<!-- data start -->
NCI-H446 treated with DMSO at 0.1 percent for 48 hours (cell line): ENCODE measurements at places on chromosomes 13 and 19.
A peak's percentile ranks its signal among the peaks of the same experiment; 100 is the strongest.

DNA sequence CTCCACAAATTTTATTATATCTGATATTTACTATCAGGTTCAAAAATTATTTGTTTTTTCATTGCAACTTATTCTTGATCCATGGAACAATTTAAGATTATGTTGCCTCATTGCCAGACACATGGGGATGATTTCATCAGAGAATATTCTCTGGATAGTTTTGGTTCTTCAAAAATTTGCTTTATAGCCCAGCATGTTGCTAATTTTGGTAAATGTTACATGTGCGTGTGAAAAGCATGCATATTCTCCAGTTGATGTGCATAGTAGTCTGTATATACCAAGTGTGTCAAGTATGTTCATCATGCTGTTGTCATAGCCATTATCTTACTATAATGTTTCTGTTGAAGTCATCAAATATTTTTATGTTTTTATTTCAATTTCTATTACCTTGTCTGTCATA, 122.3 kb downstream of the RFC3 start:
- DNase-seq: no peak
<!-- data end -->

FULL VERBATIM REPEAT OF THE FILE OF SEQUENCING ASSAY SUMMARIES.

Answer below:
NCI-H446 treated with DMSO at 0.1 percent for 48 hours (cell line): ENCODE measurements at places on chromosomes 13 and 19.
A peak's percentile ranks its signal among the peaks of the same experiment; 100 is the strongest.

DNA sequence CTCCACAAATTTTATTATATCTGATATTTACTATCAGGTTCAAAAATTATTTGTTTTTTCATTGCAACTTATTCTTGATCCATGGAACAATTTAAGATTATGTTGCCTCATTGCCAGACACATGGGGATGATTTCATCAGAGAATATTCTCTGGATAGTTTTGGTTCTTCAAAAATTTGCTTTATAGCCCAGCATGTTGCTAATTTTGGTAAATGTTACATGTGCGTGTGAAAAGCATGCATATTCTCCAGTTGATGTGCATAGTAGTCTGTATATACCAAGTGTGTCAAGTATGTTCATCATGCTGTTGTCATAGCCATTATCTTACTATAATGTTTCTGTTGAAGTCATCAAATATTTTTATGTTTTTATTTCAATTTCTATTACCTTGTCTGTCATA, 122.3 kb downstream of the RFC3 start:
- DNase-seq: no peak